Difference Between DNA and RNA Polymerase

Main Difference – DNA vs RNA Polymerase

DNA is the genetic material of almost all living organisms. DNA polymerase and RNA polymerase are two enzymes that work on DNA. DNA polymerase is the enzyme used in the DNA replication while RNA polymerase is the enzyme used in transcription. Both enzymes are capable of forming phosphodiester bonds between nucleotides. The direction of polymerization occurs in 5’ to 3’. DNA polymerase requires a primer for the initiation of polymerization while RNA polymerases do not require a primer. The main difference between DNA and RNA polymerase is that DNA polymerase produces a double-stranded DNA molecule during polymerization whereas RNA polymerase produces a single-stranded RNA molecule during transcription.

Key Areas Covered

1. What is DNA Polymerase
      – Definition, DNA Replication, Process
2. What is RNA Polymerase
      – Definition, Transcription, Process
3. What are the Similarities Between DNA and RNA Polymerase
      – Outline of Common Features
4. What is the Difference Between DNA and RNA Polymerase
      – Comparison of Key Differences

Key Terms: DNA, DNA Polymerase, DNA Replication, RNA, RNA polymerase, Transcription

Difference Between DNA and RNA Polymerase - Comparison Summary

What is DNA Polymerase

DNA polymerase is the enzyme that synthesizes new DNA molecules from the DNA nucleotides in a process called DNA replication. DNA replication occurs in the S phase of the interphase prior to the nuclear division. It is a type of template-directed synthesis of DNA since the new nucleotides are complementarily-base paired with the existing nucleotides of the template strand. DNA replication is also a semi-conservative process where both strands of the double stranded DNA are used as templates for the DNA replication at the same time but in the opposite direction. Generally, DNA polymerase adds nucleotides in the 5’ to 3’ direction. Helicase is another type of enzyme involved in DNA replication, which unwinds the double-stranded DNA. The initiation of DNA replication requires a primer. A primer is a short strand (18-22 bases) of DNA or RNA, which provides a 3’ OH end for the DNA replication. Starting from the 3’ OH end of the primer, DNA polymerase adds complementary nucleotides of the template to the growing strand. The process of DNA replication is shown in figure 1.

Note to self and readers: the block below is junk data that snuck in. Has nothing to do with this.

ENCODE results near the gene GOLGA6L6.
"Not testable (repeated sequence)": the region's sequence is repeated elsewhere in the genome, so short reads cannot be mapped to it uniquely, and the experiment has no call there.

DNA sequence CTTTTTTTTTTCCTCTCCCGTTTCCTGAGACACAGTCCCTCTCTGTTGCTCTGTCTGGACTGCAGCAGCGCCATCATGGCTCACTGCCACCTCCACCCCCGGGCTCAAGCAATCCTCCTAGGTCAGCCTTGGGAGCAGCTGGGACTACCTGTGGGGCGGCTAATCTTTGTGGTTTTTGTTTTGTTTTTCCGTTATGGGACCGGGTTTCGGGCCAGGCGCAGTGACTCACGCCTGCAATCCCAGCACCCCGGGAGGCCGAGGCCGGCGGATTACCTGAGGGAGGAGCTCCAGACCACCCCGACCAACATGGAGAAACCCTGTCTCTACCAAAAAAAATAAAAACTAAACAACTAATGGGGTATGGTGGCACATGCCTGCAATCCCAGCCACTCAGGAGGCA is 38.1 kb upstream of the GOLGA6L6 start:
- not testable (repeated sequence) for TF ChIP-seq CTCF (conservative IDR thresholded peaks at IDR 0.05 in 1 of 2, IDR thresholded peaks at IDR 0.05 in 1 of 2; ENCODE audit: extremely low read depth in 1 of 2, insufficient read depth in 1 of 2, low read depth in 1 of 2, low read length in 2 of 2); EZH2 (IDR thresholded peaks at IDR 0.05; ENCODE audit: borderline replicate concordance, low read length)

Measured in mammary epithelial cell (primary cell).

Main Difference - DNA vs RNA Polymerase

Figure 1: DNA Replication

Prokaryotes contain DNA polymerase I to V. Pol I and Pol III are the two types of DNA polymerases that are responsible for the 80% of DNA replication. Eukaryotes contain polymerases α, β, λ, γ, σ, μ, δ, ε, η, ι, κ, ζ, θ, and Rev1. Retroviruses like RNA viruses use reverse transcriptase to synthesize DNA from an RNA template.

What is RNA Polymerase

RNA polymerase is the enzyme responsible for the synthesis of RNA molecules from DNA in a process called transcription. It adds RNA nucleotides in the 5’ to 3’ direction to produce the single-stranded RNA molecule. This RNA can be either messenger RNA (mRNA), transfer RNA (tRNA) or ribosomal RNA (rRNA). All three types of RNA are involved in the protein synthesis. The binding of the RNA polymerase requires the identification of the promoter of the gene, which is going to be transcribed. Upon binding of the enzyme, RNA polymerase adds complementary RNA nucleotides to the antisense strand of DNA. The process of transcription is shown in figure 2.

Difference Between DNA and RNA Polymerase

Figure 2: Transcription

 Prokaryotes contain a single RNA polymerase type. However, eukaryotes contain five RNA polymerases: RNA polymerase I to V. RNA polymerase I is responsible for the 50% of transcription. It also polymerizes rRNA. RNA polymerase II is involved in the transcription of mRNA. tRNA, some rRNA, and few smaller RNA are transcribed by RNA polymerase III. RNA polymerase IV and V are exclusively found in plants, involving in the formation of siRNA and heterochromatin.